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I have a problem and can't find answers. I would like to measure internet bandwidth with java, but I don´t know how.

It would be great to get some hints; I know that I have to open a socket and send it to a defined server, get it back and then use the time.

But how would I code this?

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Are you talking about the bandwidth used by the java program itself? – Nick ODell Jun 10 '11 at 21:13

Well I'd implement this simply by downloading a fixed size file. Not tested, but something along these lines should work just fine

byte[] buffer = new byte[BUFFERSIZE];
Socket s = new Socket(urlOfKnownFile);
InputStream is = s.getInputStream();
long start = System.nanoTime();
while ( != -1) continue;
long end = System.nanoTime();
long time = end-start;
// Now we know that it took about time ns to download <filesize>.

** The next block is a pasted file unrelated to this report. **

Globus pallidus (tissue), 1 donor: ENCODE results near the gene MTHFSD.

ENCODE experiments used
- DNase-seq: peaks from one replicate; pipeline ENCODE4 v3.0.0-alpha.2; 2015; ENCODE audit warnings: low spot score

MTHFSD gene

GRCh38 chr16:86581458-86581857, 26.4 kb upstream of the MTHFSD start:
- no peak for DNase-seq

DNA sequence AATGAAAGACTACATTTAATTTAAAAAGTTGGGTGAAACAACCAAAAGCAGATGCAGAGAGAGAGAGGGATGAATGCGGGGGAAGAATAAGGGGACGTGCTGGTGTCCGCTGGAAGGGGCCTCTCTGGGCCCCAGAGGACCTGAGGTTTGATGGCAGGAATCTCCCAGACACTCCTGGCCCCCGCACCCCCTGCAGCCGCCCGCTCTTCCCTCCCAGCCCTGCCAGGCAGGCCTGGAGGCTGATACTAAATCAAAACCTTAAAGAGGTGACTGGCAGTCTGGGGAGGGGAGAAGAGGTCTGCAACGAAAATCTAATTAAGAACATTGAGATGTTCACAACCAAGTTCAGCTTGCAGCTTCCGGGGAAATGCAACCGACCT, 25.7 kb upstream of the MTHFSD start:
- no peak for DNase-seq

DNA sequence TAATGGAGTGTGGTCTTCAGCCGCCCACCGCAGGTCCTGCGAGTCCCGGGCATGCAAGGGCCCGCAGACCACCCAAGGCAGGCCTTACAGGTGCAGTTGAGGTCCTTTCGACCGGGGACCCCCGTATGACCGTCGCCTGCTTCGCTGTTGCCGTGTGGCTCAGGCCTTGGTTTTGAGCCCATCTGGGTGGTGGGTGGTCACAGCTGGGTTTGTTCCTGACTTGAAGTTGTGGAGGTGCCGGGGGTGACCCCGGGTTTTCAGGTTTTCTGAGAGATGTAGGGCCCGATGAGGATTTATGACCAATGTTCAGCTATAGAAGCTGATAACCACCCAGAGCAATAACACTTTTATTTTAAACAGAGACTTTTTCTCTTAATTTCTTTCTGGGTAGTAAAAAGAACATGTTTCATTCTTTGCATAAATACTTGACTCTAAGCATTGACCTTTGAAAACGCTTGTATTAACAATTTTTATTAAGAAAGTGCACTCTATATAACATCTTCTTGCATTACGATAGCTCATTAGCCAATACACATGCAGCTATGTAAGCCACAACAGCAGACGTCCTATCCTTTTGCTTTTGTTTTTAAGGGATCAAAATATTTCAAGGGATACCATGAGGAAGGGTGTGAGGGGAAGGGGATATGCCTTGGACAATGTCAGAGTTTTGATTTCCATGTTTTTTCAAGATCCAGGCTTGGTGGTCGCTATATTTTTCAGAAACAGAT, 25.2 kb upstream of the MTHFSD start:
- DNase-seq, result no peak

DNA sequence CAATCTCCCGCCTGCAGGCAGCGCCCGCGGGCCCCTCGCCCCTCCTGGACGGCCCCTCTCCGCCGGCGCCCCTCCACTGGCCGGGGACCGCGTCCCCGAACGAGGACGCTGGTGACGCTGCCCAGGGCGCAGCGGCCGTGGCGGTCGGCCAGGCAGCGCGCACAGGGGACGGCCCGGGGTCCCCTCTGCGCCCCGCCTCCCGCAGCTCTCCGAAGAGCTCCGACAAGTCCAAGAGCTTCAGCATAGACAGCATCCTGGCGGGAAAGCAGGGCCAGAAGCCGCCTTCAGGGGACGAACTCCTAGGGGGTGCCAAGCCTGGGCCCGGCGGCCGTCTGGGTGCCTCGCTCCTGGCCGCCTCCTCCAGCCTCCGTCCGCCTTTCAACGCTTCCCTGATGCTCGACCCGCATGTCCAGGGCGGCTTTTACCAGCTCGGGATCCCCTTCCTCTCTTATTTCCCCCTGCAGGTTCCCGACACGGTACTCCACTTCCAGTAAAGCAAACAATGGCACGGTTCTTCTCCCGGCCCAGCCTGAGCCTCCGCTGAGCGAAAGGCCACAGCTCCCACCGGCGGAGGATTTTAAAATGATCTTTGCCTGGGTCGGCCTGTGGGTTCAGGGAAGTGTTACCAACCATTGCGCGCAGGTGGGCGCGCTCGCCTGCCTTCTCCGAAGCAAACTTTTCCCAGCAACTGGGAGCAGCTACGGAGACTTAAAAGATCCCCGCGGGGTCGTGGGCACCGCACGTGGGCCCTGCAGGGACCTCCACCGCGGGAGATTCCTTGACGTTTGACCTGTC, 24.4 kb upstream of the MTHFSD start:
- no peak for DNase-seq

// If you don't know the correct filesize you can obviously use the total of all calls.
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How about fixing an arbitrary amount of time and send the data respecting it?

For example, let's say i want my server to limit it's bandwidth usage to 100Bytes/s. So i fix 1 second and send the data as long as it does not goes beyond 1 second and 100 Bytes.

Here's some pseudocode to show what I'm talking about:

timer_get (a);
sent_data = 0;

while (not_finished_sending_data)
    timer_get (b);
    if ((b - a) < 1 ) // 1 second
        if (sent_data < 100) // 100 bytes
            // We actually send here
            sent_data += send();
        timer_get (a);
        sent_data = 0;
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